Ahimsa is one of the yamas or restraints of yoga. It means non-harming. Doing no harm is very important to a yogi, and really underlies all of the lessons that yoga teaches. When we practice ahimsa we set the intention to create respectful and loving relationships with our fellow beings- animal, plant, earth, sky, water. As with most lessons in yoga, it begins with our relationship to ourselves. If we are harmful to ourselves, can we really be non-harmful to others? One way of practicing ahimsa is to note your self-talk – negative or positive. Negative self-talk can be extremely harmful. It’s important to catch yourself when you do this and reverse those thoughts. If you’re a person that habitually refers to yourself as unimportant, for example, reverse that thought each time you notice it by simply stating “I am important”. Once we start making changes in our own thought patterns and stop harming ourselves, we are less likely to cause harm to others, whether in our thoughts or actions. Accepting all parts of ourselves is key to cultivating compassion for others.
In his book Wishes Fulfilled, Wayne Dyer speaks of the power behind “I am” statements. He says that any time you say ‘I am’ you are manifesting whatever follows. So be very careful how you use this statement. Start noticing if you use ‘I am’ in positive, uplifting ways. Are your ‘I am’ statements consistent with what you want to manifest in your life?

Some ways you can bring ahimsa to your daily life are:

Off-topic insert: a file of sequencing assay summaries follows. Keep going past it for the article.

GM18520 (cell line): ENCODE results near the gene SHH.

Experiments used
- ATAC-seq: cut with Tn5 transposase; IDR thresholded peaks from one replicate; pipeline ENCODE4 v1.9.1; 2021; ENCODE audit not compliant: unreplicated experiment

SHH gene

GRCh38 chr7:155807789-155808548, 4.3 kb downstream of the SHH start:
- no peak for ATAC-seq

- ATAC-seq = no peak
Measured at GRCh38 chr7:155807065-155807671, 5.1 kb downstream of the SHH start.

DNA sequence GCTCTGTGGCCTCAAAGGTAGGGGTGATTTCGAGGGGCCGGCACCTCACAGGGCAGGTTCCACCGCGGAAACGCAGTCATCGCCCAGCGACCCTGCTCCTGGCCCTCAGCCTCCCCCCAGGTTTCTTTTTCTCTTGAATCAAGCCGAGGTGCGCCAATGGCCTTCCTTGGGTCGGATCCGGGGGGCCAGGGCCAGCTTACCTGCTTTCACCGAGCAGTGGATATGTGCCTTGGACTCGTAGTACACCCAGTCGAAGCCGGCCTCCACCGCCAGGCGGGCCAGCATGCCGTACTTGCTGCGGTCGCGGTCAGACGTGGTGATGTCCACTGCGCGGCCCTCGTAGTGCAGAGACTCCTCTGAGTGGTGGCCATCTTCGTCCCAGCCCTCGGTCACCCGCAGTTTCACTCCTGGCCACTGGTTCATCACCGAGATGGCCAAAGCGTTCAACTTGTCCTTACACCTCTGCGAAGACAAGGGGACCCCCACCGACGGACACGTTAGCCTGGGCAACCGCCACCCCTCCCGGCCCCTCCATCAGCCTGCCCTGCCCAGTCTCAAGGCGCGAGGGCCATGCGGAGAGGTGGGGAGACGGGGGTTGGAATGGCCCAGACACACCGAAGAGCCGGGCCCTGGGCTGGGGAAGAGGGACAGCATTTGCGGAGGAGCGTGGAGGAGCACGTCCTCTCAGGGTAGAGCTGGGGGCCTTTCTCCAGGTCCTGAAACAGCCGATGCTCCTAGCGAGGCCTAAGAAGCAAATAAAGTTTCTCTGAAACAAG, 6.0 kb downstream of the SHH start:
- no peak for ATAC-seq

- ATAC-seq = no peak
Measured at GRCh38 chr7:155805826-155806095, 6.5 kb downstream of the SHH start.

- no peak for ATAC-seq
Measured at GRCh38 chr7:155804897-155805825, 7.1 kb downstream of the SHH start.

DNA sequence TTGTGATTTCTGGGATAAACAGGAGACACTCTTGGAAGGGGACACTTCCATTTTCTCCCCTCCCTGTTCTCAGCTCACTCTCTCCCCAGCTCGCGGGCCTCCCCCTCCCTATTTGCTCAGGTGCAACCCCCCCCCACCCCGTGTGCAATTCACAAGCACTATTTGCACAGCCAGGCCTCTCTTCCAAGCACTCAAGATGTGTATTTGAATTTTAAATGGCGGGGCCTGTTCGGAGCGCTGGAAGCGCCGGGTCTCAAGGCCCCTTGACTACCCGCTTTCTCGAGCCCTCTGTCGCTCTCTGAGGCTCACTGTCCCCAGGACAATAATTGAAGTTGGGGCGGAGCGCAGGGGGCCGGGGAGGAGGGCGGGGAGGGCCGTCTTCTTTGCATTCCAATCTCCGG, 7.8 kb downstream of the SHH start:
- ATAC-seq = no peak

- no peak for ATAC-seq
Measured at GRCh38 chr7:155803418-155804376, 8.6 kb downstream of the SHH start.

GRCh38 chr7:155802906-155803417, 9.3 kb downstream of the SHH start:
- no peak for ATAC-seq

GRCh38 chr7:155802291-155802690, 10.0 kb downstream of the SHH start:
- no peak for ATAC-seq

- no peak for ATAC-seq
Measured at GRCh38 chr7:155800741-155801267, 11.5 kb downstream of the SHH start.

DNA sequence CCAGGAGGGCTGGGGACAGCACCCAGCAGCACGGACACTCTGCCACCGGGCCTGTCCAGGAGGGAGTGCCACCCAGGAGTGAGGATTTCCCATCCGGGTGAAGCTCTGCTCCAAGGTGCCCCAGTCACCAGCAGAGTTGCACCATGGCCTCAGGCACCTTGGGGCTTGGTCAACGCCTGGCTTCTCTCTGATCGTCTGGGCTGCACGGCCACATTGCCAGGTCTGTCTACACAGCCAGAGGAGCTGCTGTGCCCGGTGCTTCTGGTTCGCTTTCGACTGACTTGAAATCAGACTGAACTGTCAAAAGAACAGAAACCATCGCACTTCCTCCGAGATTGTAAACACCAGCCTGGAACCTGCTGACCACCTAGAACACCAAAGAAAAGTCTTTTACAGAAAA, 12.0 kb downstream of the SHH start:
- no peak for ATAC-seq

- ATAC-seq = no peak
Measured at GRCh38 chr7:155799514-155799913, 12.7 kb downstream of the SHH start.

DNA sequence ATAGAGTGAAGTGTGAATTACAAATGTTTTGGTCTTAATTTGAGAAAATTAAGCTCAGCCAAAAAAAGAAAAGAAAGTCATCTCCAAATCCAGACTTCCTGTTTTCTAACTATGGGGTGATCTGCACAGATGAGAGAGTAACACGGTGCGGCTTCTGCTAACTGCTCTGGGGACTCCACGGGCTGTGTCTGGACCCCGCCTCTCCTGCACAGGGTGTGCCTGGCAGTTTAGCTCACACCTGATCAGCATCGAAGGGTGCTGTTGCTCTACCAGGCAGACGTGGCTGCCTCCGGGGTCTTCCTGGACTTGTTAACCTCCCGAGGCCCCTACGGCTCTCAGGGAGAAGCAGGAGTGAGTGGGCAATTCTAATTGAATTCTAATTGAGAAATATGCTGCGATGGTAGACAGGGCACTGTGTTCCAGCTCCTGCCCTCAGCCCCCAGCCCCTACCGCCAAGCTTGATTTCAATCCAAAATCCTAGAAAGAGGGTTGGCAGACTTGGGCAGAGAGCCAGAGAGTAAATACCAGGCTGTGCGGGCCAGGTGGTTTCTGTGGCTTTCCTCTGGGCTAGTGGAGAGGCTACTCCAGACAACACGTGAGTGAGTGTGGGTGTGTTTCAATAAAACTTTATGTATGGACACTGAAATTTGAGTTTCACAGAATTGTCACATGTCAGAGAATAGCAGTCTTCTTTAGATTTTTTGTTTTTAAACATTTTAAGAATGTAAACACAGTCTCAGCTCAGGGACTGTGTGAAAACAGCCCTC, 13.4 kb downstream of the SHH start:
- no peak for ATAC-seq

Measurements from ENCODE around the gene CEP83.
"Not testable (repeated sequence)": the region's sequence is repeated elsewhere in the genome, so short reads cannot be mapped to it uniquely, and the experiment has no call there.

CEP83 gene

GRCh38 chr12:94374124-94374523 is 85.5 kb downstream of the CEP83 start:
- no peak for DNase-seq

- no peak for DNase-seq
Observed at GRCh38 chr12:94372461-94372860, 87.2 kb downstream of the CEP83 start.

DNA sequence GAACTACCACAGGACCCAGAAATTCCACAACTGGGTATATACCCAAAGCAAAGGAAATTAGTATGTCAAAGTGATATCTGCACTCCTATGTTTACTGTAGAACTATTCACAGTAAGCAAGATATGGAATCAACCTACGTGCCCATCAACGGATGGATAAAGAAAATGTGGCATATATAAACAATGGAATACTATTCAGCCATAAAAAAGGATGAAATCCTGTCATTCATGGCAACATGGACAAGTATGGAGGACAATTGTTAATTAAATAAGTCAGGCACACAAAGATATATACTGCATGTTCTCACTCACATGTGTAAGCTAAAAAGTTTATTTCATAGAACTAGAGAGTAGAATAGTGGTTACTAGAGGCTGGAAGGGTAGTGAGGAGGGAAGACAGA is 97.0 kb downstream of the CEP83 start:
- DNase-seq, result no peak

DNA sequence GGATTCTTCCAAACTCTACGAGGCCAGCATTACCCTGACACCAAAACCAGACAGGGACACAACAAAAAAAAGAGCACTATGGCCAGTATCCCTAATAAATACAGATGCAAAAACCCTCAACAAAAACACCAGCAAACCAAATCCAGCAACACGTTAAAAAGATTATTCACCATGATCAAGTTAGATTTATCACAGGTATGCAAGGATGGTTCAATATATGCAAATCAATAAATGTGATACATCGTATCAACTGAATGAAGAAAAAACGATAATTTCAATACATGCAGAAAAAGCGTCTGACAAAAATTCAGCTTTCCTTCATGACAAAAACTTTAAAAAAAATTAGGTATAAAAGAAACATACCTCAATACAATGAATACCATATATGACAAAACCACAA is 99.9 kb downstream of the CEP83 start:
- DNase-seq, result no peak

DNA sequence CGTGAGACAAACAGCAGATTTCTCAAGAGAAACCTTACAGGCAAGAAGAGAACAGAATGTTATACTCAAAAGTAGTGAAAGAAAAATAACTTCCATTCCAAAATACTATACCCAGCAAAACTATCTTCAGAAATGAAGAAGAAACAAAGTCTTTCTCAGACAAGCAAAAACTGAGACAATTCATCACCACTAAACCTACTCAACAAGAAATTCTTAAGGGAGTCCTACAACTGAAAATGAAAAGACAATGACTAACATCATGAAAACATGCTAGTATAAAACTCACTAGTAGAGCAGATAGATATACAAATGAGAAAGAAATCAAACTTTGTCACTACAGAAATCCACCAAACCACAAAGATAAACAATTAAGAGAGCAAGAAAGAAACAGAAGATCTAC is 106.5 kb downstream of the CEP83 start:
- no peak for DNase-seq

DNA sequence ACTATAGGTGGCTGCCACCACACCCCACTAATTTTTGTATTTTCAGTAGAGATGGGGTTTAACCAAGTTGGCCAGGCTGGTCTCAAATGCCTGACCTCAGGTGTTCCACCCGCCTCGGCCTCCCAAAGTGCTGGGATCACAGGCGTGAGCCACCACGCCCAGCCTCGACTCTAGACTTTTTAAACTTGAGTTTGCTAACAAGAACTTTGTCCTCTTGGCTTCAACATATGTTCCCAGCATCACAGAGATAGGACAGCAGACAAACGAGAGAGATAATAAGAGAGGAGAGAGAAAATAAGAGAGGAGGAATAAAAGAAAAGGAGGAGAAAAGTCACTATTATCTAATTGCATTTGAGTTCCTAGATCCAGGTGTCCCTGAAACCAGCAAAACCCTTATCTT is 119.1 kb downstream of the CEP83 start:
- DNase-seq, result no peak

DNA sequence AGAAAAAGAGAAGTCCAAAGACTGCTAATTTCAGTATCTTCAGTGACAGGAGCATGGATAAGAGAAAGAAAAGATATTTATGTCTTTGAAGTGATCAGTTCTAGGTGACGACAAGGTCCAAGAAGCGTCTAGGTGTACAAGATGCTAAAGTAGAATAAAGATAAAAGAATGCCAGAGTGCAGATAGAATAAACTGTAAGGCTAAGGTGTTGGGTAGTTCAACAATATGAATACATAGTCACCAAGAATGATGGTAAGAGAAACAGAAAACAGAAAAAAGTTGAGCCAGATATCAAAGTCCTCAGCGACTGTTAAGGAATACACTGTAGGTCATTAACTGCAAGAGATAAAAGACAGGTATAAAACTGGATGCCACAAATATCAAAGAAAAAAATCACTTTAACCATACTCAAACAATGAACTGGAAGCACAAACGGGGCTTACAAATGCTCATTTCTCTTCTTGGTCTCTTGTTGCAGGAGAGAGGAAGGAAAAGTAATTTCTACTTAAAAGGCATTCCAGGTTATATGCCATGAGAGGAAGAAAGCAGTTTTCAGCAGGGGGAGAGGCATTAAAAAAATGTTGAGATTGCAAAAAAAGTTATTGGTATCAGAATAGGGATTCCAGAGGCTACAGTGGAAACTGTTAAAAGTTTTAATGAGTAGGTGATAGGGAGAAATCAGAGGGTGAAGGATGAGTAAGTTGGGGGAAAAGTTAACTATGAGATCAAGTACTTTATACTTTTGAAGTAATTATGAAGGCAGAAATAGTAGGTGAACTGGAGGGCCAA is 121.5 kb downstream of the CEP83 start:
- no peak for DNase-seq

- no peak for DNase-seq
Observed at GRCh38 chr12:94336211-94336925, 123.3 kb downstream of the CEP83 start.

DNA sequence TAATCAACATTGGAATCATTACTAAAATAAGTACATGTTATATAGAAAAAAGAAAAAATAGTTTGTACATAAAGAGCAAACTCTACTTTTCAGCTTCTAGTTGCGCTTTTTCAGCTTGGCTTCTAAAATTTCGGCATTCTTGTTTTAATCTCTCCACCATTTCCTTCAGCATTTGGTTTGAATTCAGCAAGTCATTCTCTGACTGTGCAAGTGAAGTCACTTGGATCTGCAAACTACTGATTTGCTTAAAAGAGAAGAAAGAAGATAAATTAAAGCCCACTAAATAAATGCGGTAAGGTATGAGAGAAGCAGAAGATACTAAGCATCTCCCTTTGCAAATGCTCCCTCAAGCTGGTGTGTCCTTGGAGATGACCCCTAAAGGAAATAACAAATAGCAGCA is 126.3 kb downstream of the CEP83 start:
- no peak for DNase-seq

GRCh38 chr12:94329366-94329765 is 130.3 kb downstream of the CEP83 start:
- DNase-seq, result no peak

– Notice if you reflexively kill insects. Can you trap it and escort it out instead? Is it really causing any harm?
– Look at the products you buy. Depending on your resources, can you purchase cruelty free cosmetics, fair-trade coffee, clothes not assembled in sweat shops
– Is it feasible to eat a meat-free diet? If not, can you purchase from a source that does not engage in cruelty to animals? Can you honour the animal that gave up it’s life prior to eating?

You can bring ahimsa into In your asana practice first by observing the judgments you make about what you can and cannot do. Notice the thoughts that arise, are you making positive ‘I am’ statements while practicing? Also, relinquish the goal of physical accomplishment. If we’re forcing ourselves into poses that we aren’t ready for, we will likely hurt ourselves.

Practicing ahimsa means making sure that what we think and do is in line with our ethical principles and our intentions. So give some thought to what you really believe and what you really wish to accomplish in your life and ensure that your thoughts and actions support them in a non-harmful way.

Published by Reena Davis

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